A bridge too far
Magistrate Conjwa was unwise in putting her name forward for consideration at the JSC in October. She had been castigated by the commission in a previous interview for having had a judgment outstanding for 14 months. She came back to the JSC for a second bite at the cherry, but unbelievably enough with another judgment outstanding, this time for 2 years. This was only the first of many errors on her part.
The list of her other failures exposed in the interview is long – for example, she left 16 part heard matters behind in the court where she was sitting as a criminal court magistrate, when she went to act as a judge. She thus left those accused and their lawyers waiting on her return. The rule of thumb is that a magistrate should have no more than 4 such part heards before they may go and sit as an acting judge, as those matters must then wait for the acting judge to come back to the magistrate’s court. And justice delayed, as we know, is justice denied. This issue was also raised in relation to another woman magistrate candidate who had 8 part heard matters waiting back at her court.
As the slow train smash of an interview unfolded, we learned Magistrate Conjwa also appears to have lost judgments, which is really quite hard to do. Justices Maya and Hlophe had some difficulty in understanding her explanation of how this happened, despite questioning her at length on the circumstances. They set out the process for handing down judgments, which involves a number of parties, and copies of decisions. Magistrate Conjwa appears to have simply not kept any record of her own decisions, and the court file got lost.
Magistrate Conjwa was not the only candidate to be viewed by the JSC with some incredulity. How did these candidates come to be interviewed? For section 174 (2) absolutists, the answer is simple. We need transformation of the bench, and this candidate is a black woman, and will therefore contribute to transformation. She should thus be interviewed.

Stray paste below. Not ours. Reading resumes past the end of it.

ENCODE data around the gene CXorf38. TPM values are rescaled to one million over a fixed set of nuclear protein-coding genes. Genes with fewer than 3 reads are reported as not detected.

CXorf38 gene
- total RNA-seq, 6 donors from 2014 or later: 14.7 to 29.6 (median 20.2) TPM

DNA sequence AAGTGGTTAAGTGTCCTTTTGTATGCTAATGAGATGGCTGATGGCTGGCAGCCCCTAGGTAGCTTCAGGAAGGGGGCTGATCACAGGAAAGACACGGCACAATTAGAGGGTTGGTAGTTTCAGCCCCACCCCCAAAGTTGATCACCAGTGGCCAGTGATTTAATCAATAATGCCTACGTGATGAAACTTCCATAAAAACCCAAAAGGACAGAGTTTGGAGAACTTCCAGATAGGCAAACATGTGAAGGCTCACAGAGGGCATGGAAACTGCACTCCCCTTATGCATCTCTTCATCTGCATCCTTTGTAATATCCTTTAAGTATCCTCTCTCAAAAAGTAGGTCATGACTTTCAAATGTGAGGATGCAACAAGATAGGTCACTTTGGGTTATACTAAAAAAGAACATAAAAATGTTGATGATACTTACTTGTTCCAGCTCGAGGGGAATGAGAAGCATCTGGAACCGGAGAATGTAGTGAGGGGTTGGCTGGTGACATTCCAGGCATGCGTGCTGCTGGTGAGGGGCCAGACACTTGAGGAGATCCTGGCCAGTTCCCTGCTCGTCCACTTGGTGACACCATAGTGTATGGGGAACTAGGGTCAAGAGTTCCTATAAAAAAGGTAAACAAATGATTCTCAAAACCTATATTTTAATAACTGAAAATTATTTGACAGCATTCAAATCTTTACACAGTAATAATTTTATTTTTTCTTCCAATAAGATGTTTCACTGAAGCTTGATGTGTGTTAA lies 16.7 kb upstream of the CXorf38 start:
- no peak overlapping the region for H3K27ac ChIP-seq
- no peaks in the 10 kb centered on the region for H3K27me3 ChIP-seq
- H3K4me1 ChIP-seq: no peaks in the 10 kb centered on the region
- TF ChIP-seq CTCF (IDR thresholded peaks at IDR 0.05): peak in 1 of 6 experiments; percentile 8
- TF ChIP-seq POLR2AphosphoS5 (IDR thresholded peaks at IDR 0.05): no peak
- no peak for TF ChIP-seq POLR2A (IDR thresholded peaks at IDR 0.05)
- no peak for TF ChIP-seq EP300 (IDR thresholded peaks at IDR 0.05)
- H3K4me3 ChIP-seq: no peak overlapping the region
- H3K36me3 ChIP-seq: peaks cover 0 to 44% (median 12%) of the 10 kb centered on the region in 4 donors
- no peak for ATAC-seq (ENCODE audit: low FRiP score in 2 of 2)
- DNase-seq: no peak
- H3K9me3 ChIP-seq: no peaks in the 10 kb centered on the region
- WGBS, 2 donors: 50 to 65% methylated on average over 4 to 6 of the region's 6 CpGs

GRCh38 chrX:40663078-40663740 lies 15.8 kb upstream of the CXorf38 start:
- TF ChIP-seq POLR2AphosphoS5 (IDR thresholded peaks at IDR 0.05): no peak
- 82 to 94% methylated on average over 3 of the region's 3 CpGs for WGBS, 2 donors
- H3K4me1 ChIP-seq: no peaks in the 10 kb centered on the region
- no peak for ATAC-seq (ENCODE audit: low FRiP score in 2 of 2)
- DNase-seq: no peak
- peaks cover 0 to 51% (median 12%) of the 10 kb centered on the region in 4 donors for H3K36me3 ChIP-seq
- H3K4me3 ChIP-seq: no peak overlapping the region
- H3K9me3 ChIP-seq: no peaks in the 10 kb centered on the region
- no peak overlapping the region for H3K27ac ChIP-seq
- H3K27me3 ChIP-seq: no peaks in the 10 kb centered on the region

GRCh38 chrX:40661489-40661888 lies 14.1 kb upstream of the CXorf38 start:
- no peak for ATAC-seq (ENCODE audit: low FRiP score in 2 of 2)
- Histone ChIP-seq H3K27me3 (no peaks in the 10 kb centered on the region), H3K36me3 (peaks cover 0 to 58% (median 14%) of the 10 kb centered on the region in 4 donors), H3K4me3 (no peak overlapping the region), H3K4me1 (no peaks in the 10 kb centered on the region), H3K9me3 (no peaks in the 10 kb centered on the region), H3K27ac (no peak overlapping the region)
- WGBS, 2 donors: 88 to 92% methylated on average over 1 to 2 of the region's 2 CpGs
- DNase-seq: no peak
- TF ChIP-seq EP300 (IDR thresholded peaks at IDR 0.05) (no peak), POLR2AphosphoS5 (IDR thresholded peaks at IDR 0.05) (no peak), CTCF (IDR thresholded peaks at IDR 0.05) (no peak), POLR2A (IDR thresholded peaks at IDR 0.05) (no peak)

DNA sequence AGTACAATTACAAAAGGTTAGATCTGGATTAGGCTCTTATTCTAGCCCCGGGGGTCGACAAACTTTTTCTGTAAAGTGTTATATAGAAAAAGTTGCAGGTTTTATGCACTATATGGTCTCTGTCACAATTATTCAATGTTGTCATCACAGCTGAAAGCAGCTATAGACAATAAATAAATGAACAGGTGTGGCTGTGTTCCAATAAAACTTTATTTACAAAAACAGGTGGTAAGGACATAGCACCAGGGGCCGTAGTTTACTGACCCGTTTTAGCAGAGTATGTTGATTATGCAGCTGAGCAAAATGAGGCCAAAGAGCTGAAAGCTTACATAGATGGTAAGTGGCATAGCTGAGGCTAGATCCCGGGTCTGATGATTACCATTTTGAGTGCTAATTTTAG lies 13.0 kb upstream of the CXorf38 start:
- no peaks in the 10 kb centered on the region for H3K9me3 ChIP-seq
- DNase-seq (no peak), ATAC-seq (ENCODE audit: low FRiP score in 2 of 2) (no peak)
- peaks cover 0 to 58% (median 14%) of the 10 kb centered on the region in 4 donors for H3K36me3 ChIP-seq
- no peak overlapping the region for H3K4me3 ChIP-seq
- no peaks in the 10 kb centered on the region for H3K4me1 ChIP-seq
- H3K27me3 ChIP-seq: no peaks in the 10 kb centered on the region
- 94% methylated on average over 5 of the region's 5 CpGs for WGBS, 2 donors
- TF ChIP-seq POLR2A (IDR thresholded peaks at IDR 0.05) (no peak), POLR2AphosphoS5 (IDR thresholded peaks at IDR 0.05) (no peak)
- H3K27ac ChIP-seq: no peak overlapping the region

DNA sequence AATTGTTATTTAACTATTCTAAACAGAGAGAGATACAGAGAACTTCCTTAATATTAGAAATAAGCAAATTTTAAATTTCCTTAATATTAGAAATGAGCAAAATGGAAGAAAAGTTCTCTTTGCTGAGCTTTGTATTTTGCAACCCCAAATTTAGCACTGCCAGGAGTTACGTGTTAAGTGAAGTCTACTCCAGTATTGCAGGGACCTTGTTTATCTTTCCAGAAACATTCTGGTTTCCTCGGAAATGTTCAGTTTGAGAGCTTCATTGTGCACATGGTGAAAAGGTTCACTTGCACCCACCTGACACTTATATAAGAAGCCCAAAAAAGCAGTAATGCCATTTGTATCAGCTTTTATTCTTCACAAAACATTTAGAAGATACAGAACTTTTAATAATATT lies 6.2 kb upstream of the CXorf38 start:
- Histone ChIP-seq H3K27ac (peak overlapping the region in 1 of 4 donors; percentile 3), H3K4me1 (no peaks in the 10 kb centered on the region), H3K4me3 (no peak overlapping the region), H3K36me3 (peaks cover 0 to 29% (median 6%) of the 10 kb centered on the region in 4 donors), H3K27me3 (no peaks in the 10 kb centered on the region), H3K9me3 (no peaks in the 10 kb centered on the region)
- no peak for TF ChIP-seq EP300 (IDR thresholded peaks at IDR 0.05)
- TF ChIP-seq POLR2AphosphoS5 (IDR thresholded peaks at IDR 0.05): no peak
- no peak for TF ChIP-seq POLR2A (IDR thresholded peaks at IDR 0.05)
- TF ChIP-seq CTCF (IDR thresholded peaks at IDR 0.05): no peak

The JSC commissioners were clearly pushing back against that reasoning. A number of the women on the Commission questioned why candidate Conjwa had put herself forward. Advocate Norman asked why, although the country does need more women judges, she had not lived up to the expectations of her. In a previous interview of a woman candidate who did not get appointed, commissioner Modise asked if women should be appointed “at all costs”. The answer from the candidate was no, and clearly the right answer in Modise’s view.
So if the criteria for appointment are not what these candidates think they are, how is the JSC to ensure they get better candidates who do fit the criteria? There are the formal mechanisms, such as the JSC sifting committee, which has clearly failed to winnow out hopeless candidates for several sittings. The committee is revising their rules to try and improve the situation.
There is the ongoing, several years old, discussion of how to ensure a uniform policy on appointing acting judges is adopted, one which will give equal opportunities to aspirant candidates, while weeding out the no hopers at an early stage. Some mechanism for oversight of such acting judges is clearly needed, given acting Judge Conjwa’s recent frolic. At very least, acting judges shouldn’t be allowed to lose their judgments.
But for candidates themselves there must be the insight to determine that simply ticking the 174(2) criteria of being a candidate who is transformative in terms of race and gender is insufficient. And the Commissioners will need to articulate the criteria they are applying more clearly, if they are not wanting to sit in impotent frustration as patently unappointable candidates are put forward.
Watch the video of Ms Conjwa’s JSC interview: